Bernard Bing’s hop trading business at Marienplatz (today Willy-Brandt-Platz), around 1900. The building also contained flats and other businesses. The entrance to Marienplatz 8 is visible in the right-hand half of the picture, between the two trees.

(Geschichte Für Alle e.V., photo collection)

Badstrasse 12 (today Käte-Strobel-Strasse) is circled in red. Badstrasse is situated between Bahnhofstrasse and Marienplatz (today Willy-Brandt-Platz). Above Marienplatz, running from west to east (from left to right in the picture) is Marienstrasse, with its detached houses. The tracks in the bottom section of the picture lead to the main railway station. On the far left of the photo a part of the square in front of the railway station can be seen. Aerial photo 1927.

(Nuremberg City Archives, A 97 No. 325)

Emanuel and Marie Lydia Gutmann

Location of stone: Käte-Strobel-Strasse 12 (formerly Badstrasse 12) District: Marienvorstadt
Sponsor: Daniel F. Ulrich Laying of stone: 20 September 2010


On 20 September 2010 Gunter Demnig laid two stumbling stones for Emanuel and Liddi Gutmann. He was murdered in Riga, Liddi in Hartheim near Linz. The couple lived at Badstrasse 12 in Nuremberg. Today the street is called Käte-Strobel-Strasse. Today, a bus station occupies the site where the house once stood. The stumbling stones are located at one of the bus stops.

Emanuel Gutmann was born on 2 May 1885 in Autenhausen in the administrative district of Coburg, the son of Pfeifer and Eva Gutmann (née Lindenstein). His father was chairman of the Jewish community there. At the end of the 19th century, the area had approximately 350 residents, including about 60 Jews. The cultural community maintained a synagogue and a school.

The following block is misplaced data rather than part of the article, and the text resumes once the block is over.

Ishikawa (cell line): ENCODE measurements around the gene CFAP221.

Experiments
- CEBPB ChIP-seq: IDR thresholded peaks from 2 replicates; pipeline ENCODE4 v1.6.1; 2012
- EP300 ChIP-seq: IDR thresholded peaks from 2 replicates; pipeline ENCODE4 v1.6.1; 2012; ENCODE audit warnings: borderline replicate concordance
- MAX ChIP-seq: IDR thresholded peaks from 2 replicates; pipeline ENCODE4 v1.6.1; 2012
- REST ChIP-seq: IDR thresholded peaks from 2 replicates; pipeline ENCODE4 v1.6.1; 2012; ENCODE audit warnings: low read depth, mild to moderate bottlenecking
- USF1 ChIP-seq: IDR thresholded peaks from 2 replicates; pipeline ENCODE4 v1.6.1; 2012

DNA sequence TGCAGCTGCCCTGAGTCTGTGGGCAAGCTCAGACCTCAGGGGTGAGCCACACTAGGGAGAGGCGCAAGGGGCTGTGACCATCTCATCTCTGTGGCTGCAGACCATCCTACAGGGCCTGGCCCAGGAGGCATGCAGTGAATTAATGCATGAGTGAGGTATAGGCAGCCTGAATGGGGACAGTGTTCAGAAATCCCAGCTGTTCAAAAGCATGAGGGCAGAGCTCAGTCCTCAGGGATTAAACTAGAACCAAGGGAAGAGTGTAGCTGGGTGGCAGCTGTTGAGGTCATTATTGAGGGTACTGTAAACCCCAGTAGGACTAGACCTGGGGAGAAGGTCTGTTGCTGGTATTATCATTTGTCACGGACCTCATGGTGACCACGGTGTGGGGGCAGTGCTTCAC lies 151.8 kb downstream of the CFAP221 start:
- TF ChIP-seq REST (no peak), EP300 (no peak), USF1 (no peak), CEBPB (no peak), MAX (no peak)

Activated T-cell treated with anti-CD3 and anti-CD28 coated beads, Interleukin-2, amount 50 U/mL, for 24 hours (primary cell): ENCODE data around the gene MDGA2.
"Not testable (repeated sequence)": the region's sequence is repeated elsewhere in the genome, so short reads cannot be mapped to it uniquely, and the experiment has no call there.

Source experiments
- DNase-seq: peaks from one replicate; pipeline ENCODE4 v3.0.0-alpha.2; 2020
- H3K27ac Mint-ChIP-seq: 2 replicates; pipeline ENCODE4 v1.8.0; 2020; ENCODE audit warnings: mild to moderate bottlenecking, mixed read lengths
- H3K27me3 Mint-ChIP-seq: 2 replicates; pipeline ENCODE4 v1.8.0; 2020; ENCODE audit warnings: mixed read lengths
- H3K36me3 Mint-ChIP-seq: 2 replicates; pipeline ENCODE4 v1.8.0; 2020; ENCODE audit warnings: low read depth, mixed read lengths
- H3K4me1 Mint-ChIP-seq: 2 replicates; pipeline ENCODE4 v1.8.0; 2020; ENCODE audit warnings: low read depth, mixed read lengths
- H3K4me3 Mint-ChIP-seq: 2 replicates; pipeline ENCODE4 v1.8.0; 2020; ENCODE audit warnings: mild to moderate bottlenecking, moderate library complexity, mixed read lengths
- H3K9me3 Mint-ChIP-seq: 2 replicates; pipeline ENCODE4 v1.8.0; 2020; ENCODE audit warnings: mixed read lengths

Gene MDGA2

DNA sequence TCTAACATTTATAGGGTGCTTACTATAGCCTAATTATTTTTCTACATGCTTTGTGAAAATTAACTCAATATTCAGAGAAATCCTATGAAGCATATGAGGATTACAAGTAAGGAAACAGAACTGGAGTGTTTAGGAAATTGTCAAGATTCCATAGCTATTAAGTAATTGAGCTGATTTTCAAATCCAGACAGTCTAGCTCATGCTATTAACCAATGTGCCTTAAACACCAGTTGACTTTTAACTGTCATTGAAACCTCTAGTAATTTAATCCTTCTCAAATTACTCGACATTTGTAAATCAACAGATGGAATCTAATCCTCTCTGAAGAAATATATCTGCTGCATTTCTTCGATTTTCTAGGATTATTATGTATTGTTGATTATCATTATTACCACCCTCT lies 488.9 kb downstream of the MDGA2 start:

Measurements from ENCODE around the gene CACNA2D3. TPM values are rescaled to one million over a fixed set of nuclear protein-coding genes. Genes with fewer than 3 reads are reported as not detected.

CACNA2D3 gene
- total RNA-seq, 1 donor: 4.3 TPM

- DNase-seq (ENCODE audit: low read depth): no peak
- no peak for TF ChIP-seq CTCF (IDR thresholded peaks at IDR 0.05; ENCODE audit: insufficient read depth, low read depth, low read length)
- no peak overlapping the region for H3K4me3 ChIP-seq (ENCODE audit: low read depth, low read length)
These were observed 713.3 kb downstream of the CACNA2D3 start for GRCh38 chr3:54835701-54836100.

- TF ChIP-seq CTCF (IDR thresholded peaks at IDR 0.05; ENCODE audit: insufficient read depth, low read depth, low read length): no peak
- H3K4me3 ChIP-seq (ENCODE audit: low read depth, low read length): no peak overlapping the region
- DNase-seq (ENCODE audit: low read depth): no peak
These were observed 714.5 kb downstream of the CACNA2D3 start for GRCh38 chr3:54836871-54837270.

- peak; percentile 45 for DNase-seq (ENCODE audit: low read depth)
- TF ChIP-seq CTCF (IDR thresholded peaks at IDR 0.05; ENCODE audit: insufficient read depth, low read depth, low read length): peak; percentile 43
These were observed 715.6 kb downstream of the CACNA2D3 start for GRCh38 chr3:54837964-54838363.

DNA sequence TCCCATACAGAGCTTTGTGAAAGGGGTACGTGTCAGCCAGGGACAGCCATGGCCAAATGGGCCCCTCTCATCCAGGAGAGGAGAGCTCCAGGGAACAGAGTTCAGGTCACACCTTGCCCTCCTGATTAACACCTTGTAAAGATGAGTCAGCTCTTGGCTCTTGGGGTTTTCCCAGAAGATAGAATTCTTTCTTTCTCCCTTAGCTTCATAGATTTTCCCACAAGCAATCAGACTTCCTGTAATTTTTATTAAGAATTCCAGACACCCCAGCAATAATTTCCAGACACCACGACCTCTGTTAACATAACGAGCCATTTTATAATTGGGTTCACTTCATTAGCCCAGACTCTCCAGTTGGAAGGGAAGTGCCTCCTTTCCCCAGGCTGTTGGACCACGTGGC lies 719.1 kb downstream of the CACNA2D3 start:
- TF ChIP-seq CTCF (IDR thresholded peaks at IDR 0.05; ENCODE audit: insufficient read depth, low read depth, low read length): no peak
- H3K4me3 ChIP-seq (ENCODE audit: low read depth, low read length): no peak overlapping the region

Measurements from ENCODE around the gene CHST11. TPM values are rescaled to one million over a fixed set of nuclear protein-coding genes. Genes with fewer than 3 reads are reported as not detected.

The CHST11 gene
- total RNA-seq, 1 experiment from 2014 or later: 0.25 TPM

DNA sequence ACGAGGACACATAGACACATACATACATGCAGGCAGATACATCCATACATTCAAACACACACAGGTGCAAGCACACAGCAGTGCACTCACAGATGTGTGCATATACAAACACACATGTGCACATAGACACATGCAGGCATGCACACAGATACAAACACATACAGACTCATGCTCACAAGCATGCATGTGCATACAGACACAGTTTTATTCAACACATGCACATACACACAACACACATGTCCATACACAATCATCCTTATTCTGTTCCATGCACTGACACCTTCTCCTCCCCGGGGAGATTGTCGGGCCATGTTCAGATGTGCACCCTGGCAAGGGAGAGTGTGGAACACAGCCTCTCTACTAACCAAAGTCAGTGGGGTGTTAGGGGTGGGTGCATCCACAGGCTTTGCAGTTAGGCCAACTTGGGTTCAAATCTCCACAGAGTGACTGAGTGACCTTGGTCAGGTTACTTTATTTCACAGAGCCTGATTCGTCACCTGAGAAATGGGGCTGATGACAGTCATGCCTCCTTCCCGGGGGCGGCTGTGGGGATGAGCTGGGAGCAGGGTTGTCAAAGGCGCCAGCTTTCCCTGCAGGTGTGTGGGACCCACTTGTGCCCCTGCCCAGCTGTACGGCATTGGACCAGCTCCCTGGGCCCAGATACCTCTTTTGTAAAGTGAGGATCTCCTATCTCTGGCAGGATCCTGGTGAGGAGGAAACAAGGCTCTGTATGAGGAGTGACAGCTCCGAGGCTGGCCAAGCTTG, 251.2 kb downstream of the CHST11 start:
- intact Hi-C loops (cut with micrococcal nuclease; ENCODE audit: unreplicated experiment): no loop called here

In 1923 there were still two Jewish families in Autenhausen, including the Gutmann family. In the night of 3/4 November 1923, a pogrom took place there: about 20 National Socialists broke into the Jewish homes, physically abused the occupants and destroyed or stole their property. Consequently, all the Jews left the village and moved to the city of Coburg.

In February 1929 Emanuel Gutmann and his wife Marie Lydia (née Kleinert) moved from Coburg to Nuremberg. They had married on 10 December 1912 in Eisenach. Lydia, called Liddi, was born on 27 May 1893 in Zella-Mehlis. Her parents were Lutheran.

In January 1936 Liddi was admitted to the pyschiatric hospital in Erlangen, suffering from a mental illness. She was discharged in May but brought back to the hospital at the end of July 1936. According to the hospital files, she was initially a patient there of her own free will. On 1 October 1936 however, a court order was issued, forcing her to remain in the hospital. Within the framework of “Action T4” – during the course of which more than 70,000 disabled people throughout the German Reich were murdered – she was transferred to the killing centre at Hartheim near Linz on 23 April 1941 and gassed.

Emanuel Gutmann was among the 1,008 Jewish citizens from Franconia (512 came from Nuremberg) who were deported to the Jungfernhof camp near Riga on 29 November 1941. This was the first of eight deportation trains from Nuremberg to areas in the East. Of the 512 Jews deported, 496 were murdered, including Emanuel Gutmann.

- Nuremberg City Archives, C 21/X No. 3 registration cards.

- Nuremberg City Archives (ed.), Gedenkbuch für die Nürnberger Opfer der Schoa (Quellen zur Geschichte und Kultur der Stadt Nürnberg, vol. 29), Nuremberg 1998, p. 111.

- [accessed on 24 June 2021]

- Alfred Gottwaldt/Diana Schulle: Die „Judendeportationen“ aus dem Deutschen Reich von 1941-1945. Eine kommentierte Chronologie, Wiesbaden 2005, p. 122.

Stolpersteine in the vicinity